Fear is a part of our lives. All of us experience it to some degree, and for some us it is a paralyzing reality in our lives. Fear keeps us from living the life that God designed us to live and it prevents us from completing the task He has called us to do.
What we need is courage. Courage is not the absence of fear, but it is facing our fear in order to do what needs to be done. If we did not experience fear then we could not live with courage, for courage is our decision not to be ruled by our fears.
The early Church knew fear. They were being harassed by the religious authorities, discriminated by the average citizens, and threatened with beatings and possible death by the powers of death. In spite of this the first disciples boldly proclaimed Christ Jesus in public. This led to the arrest of two of the leaders of the Church, Peter and John, as the preached about Jesus in the Temple. In part two we looked at Acts 4 which records the incident for us. I pointed out that one of the truths that we could take away from the story is the reality that we are being opposed. Doing the right thing, following Jesus, and preaching the Gospel isn’t going to be easy, and when we encounter opposition we need to endure. In order to endure we need boldness. Acts 4 provides us two important ingredients for boldness.
The first ingredient is that we need to be with Jesus: Now when they saw the boldness of Peter and John, and perceived that they were uneducated, common men, they were astonished. And they recognized that they had been with Jesus (Acts 4:13; ESV).
Harold Sala in Profiles in Faith wrote; “Courage has nothing to do with your education, your money, or your strength. It depends on personal character and the strength that comes by trusting the Lord” (p. 117).
It was not their education or their money that separated Peter and John from the crowd. They were unschooled and ordinary, and let’s face it, that is how many of us feel. There is nothing special about us. We don’t have a lot of money and there are a lot of other people who are smarter than we are. When we view ourselves from the lens of this world we discover that we are quite ordinary. The result of this is that it is easy to shrink into the shadows and not rock the boat.
The courage of Peter and John did not come from education, it did not come by their positions in life, or the money they had. Their courage came from being with Jesus. Peter and John had spent three years traveling with Jesus. They had a relationship with Him, they shared experiences with Him, they talked with Him, and they ate with Him. When Jesus rose from the dead He showed Himself to the Apostles. It was being with Jesus, discovering who He was and experiencing His love, that gave Peter and John courage.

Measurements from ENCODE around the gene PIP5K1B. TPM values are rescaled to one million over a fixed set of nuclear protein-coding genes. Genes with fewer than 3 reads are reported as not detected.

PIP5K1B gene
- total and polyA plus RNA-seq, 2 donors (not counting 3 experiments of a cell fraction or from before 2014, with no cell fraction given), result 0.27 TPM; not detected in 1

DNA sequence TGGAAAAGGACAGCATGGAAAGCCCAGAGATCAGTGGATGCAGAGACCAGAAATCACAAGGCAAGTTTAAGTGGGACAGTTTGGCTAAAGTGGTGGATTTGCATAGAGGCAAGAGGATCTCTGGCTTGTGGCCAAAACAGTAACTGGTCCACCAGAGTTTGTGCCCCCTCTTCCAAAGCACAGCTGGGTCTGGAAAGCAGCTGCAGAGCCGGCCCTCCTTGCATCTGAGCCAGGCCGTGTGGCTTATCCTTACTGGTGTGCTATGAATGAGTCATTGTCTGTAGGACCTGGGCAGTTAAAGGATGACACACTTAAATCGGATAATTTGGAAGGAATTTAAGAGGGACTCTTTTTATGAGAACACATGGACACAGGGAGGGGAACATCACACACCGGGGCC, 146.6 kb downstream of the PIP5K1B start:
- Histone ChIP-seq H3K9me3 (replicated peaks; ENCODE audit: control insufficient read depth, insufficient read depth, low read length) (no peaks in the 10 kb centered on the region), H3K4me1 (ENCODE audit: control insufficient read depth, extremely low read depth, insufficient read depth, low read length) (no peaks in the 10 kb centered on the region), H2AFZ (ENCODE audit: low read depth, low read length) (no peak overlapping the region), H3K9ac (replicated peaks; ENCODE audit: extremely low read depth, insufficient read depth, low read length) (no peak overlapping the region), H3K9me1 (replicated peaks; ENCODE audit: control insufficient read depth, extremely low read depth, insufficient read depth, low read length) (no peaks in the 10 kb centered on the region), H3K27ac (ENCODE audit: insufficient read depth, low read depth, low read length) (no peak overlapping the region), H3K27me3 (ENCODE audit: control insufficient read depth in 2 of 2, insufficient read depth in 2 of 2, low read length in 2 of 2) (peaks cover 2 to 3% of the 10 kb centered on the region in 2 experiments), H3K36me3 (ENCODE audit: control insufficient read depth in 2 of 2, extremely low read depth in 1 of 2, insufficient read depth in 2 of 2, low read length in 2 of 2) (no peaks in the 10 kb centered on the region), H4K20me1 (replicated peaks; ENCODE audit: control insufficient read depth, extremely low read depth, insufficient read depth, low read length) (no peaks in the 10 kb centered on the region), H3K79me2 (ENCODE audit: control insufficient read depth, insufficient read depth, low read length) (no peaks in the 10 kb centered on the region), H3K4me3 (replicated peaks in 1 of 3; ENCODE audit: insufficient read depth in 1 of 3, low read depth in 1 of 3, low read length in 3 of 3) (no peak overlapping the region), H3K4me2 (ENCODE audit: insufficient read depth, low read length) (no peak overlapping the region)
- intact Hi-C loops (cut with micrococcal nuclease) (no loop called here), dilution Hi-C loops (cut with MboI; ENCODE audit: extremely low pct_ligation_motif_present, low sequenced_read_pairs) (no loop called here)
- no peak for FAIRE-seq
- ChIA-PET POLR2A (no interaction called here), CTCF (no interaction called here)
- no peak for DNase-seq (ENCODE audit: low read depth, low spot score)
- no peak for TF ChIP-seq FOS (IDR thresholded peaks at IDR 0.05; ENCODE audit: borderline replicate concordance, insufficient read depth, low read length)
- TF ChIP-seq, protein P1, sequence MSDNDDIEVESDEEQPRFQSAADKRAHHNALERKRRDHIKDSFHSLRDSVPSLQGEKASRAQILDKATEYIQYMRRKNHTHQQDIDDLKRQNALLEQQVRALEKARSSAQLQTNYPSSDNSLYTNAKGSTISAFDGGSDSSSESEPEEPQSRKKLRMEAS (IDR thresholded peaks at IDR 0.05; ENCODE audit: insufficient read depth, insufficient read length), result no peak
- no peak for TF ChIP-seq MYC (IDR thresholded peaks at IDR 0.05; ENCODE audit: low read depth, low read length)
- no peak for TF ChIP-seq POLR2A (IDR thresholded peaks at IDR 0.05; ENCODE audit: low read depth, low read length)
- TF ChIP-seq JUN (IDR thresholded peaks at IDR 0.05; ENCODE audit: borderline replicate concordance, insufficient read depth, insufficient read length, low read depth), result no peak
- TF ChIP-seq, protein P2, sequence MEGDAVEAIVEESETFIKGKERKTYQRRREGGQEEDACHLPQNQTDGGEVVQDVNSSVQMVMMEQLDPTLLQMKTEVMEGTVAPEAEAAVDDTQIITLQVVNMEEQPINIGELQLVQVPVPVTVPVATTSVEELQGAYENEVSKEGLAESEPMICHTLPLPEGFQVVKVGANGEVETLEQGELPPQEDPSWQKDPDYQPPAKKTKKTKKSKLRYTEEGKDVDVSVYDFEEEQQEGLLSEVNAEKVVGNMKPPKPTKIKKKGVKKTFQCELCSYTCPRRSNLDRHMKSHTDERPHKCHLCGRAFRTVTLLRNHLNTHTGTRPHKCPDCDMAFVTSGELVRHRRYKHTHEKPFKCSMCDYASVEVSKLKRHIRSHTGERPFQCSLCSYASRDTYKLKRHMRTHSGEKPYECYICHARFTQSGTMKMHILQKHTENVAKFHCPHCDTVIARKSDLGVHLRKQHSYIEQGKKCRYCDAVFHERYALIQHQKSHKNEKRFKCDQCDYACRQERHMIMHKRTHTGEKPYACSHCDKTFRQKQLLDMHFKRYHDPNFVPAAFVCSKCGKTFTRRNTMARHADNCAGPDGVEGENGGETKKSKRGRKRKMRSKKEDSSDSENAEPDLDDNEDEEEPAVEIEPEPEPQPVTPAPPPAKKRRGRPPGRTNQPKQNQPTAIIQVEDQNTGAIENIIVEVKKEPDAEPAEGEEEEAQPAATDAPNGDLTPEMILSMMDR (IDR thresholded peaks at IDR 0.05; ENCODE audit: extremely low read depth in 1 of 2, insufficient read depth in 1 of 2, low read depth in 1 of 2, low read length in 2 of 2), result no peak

I realize that we cannot have the same type of experience that Peter and John had. That experience was reserved for twelve men. So how can we be with Jesus? Now the Sunday School answer is: read the Bible and Pray. I want you to know that in this case those are exactly the right answers, but they are only part of the answer.
Yes, part of the experience of Peter and John included listening to Jesus’ teaching and prayer, but it was also observing Jesus with people. You want to be with Jesus, then be with people, help people, and love people. Matthew 25:40 reads; The King will answer and say to them, “Truly I say to you, to the extent that you did it to one of these brothers of Mine, even the least of them, you did it to Me” (NASB).
Max Lucado reminds us in He Chose the Nails that the point of the passage is; “How we treat others is how we treat Jesus” (p. 17). Being with Jesus means being with those He loves, treating others with respect, and helping those in need. When we do this we will experience Jesus in a whole new way. In a way that will give us courage.
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